Even seasoned home inspectors can be unaware of the nearly infinite number of hidden dangers in a home that can wreak both financial and physical damage to homeowners and occupants. Regardless of how thorough their inspection is, it is the home inspector that will be held accountable for the fallout from not identifying and reporting the problem. With so much on the line, every home inspector must understand the differences between General Liability and Errors and Omissions insurance to protect their business and reputation as well as the safety of the inhabitants.
General Liability vs. Error and Omission Insurance
General Liability and Errors and Omissions Insurance are both a type of Liability Insurance used by home inspectors. However, these two types of insurance protect you in different ways.
General Liability Insurance protects you from claims that include bodily injury or property damages. On the other hand, Errors and Omissions Insurance protects you from claims that arise for your negligence during inspections or errors committed at work.
While General Liability Insurance and Errors and Omissions Insurance coverage seem to overlap, it is the exclusions found in both that highlight the need to purchase both coverages from the same insurance company.
|Errors & Omissions
|Bodily Injury Claims
|Property Damage Claims
|Personal and Advertising Injury Claims
|Wrongful Act from Professional Services
Typical Exclusions In Home Inspector GL And E&O Insurance
Typical exclusions found in General Liability policies for home inspectors include Intangible Property (Computer data), Impaired Property (Loss of use) & Professional Services. E&O policies often have exclusions for Bodily Injury, Property Damage, Personal & Advertising Injury.
Types of Insurance for Home Inspectors
Insurance for home inspectors is extremely important, but proper coverage is equally important. Home buyers, arguably making the largest investment of their lives, rely on the professional home inspector for his/her expertise in determining the state of the home they are buying. Because this is such a large investment, the potential for someone to sue is much greater.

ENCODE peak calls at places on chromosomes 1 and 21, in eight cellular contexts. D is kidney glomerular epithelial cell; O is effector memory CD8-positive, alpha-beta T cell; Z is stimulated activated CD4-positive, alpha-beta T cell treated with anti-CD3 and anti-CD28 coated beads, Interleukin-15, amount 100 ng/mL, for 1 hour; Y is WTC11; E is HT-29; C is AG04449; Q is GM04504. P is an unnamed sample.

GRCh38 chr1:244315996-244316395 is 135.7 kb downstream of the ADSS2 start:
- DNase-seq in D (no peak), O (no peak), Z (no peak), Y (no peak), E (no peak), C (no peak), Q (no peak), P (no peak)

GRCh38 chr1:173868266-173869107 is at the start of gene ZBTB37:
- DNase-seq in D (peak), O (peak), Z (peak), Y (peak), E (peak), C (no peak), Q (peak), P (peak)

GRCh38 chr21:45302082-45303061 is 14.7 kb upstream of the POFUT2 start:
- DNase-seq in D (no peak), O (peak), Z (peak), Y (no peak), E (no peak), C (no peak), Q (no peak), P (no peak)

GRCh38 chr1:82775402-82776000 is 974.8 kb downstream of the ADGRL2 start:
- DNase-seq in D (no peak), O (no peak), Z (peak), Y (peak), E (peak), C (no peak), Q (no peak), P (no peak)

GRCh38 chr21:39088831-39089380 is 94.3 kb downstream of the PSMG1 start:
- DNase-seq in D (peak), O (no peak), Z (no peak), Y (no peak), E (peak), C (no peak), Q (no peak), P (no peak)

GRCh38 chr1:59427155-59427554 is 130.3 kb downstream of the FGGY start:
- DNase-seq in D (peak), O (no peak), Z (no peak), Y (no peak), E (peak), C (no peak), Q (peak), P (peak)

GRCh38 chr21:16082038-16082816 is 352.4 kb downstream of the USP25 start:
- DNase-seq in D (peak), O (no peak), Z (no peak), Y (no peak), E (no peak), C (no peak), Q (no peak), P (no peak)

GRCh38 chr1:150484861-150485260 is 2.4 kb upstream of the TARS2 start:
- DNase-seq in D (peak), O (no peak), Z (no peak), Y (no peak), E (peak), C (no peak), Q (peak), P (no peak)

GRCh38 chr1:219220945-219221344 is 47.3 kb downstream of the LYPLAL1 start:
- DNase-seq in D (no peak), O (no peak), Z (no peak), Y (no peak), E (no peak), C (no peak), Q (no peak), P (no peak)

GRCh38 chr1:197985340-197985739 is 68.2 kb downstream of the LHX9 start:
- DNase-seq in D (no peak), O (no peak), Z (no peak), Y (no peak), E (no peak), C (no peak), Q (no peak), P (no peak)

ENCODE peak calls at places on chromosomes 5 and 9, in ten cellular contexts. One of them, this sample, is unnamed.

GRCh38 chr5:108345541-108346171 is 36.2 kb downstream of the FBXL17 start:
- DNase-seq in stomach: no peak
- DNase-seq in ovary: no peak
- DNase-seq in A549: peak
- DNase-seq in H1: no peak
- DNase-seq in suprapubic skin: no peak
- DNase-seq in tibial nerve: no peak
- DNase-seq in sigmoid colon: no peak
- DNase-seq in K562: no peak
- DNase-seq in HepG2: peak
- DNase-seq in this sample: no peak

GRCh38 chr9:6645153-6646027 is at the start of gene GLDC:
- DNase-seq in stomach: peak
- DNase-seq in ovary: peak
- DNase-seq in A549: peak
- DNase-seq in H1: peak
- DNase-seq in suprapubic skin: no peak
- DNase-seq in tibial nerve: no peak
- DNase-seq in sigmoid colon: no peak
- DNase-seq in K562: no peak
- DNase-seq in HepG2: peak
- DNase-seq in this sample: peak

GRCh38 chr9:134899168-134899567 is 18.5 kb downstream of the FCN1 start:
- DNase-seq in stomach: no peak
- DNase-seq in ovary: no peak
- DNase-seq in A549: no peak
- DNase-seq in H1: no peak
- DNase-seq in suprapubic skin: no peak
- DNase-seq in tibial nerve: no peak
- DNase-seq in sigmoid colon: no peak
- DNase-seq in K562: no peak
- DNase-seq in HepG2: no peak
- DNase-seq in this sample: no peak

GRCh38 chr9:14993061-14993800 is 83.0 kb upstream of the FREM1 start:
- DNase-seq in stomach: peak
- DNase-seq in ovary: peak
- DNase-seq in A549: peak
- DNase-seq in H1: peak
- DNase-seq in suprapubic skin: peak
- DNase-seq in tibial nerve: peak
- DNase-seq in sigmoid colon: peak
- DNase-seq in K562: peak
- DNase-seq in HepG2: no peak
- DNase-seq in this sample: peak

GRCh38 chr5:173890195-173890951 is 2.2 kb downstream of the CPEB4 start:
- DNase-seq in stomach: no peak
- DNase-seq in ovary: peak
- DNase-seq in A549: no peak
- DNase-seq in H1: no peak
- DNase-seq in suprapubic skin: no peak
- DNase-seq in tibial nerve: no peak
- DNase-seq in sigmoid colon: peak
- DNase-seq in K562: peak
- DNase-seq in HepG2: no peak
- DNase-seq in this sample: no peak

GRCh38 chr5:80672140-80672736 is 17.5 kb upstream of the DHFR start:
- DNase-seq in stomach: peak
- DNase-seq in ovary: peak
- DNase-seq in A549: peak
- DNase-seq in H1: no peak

You will want to check what are the insurance requirements for home inspectors in your state. You’ll also want to decide if you are going to be providing ancillary services such as termite inspections, radon, infrared or pool and spa inspections.
In an effort to stay properly covered for all the services you offer, consider getting additional home inspection coverage even if it isn’t a state requirement. You should consider purchasing, at the minimum, Errors and Omissions (E&O) Insurance, and General Liability (GL) insurance.
E&O Insurance for Home Inspectors
Errors and Omissions insurance (or as it is called in the industry E & O Insurance) for home inspectors is by far the most utilized insurance for home inspectors. A majority of claims come from a buyer stating the inspector missed something of importance during the inspection. Many buyers forget that a home inspection is just a visual inspection at that specific moment in time and feel the inspector should have foreseen, for example, the hot water heater going out or the presence of water intrusion behind the drywall.
Errors & Omissions insurance is there to protect an inspector in the case of the buyer feeling something was missed, along with actual, accidental oversight. With so many areas inspectors are expected to cover during the course of a home inspection, it is natural that oversight can and does occur.
In the event the inspector omits an area of concern, E&O insurance is there to pay for the inspector’s defense and any potential payout to the inspector’s client. Since claims can range from as little as the inspection fee returned to $250,000 and up, E&O insurance can give peace of mind to an inspector. One oversight or misinformed client will not lead to their business closing.
General Liability Insurance for Home Inspectors
General Liability is fairly standard insurance for home inspectors. GL insurance is there to cover the bodily injury and property damage. For example, if an inspector were to fall through an attic or a young child climbs the inspector’s ladder and subsequently breaks their arm from falling.
No matter how careful you are, there is no guarantee on the job that everything will go smoothly. A majority of the time, unintentional property damage is the most common General Liability claim for home inspectors. Many builders and realtors may also require General Liability insurance in order to access a property to be inspected. Coverage should also apply to personal and advertising injury claims (libel, slander, invasion of privacy) and contingent bodily injury and property damage arising from a home inspection (for example, an awning collapses and injures a third party 6 months after an inspection. It is determined that the inspection failed to discover termite damage which caused the collapse).
What Types Of Insurance Do You Need Based On Different Claims?
Since different types of claims are covered by different types of insurance, it is very important to fully understand your insurance policy. The definitions shared earlier along with the following examples, will help you to get a clear picture about what types of claims are covered under and E7O vs. GL policy for home inspections.
- Mistakes or errors during an inspection that cause damage or injury are covered under E&O insurance.